"Truthe, this is an olde chronycle, ywritte
Ynne a strange lettere, whyche myne eyne have redde
whenne birchen were a lessonne of the schoole,
Of nighe applyance. I doe note it welle,
'I faithe, evenne by that tokenne; albeit muche,
The type hath worne away to skeleton,
That once, lyke some fatte, punsy aldermanne,
Stoode uppe in twentie stonne."
OUR tale becomes history. The web of fiction is woven — the romance is nigh over. The old wizard may not trench upon the territories of truth. He stops short at her approach with a becoming reverence. It is for all things, even for the upsoaring fancy, to worship and keep to the truth. There is no security unless in its restraints. The fancy may play capriciously only with the unknown. Where history dare not go, it is then for poetry, borrowing a wild gleam from the blear eye of tradition, to couple with her own the wings of imagination, and overleap the boundaries of the defined and certain. We have done this in our written pages. We may do this no longer. The old chronicle is before us, and the sedate muse of history, from her graven tablets, dictates for the future. We write at her bidding now.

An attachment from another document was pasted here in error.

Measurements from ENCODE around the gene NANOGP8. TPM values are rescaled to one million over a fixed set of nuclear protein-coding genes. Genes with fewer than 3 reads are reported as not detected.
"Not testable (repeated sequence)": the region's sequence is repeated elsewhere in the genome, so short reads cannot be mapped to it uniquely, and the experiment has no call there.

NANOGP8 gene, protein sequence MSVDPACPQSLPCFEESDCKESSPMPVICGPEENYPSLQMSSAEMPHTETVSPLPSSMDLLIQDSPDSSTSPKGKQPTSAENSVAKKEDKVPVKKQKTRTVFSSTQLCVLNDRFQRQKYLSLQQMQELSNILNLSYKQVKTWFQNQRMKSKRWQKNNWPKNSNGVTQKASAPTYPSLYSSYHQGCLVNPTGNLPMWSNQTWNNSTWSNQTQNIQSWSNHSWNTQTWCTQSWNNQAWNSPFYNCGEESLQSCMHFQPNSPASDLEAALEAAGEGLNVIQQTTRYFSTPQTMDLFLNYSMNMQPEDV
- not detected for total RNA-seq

In safety, and with no long delay, Harrison, — or, as we should call him, the Palatine, — reached Charleston, the metropolis of Carolina. He found it in sad dilemma and dismay. As he had feared, the warlike savages were at its gates. The citizens were hemmed in — confined to the shelter of the seven forts which girdled its dwellings — half-starved, and kept in constant watchfulness against hourly surprise. The Indians had ravaged with fire and the tomahawk all the intervening country. Hundreds of the innocent and unthinking inhabitants had perished by deaths the most painful and protracted. The farmer had been shot down in the furrows where he sowed his corn. His child had been butchered upon the threshold, when, hearing the approaching footsteps, it had run to meet its father. The long hair of his young wife, grasped in the clutches of the murderer, became the decoration of a savage,
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Publication information: Book title: The Yemassee. Contributors: William Gilmore Simms - Author, Alexander Cowie - Editor. Publisher: American Book Company. Place of publication: New York. Publication year: 1937. Page number: 396.
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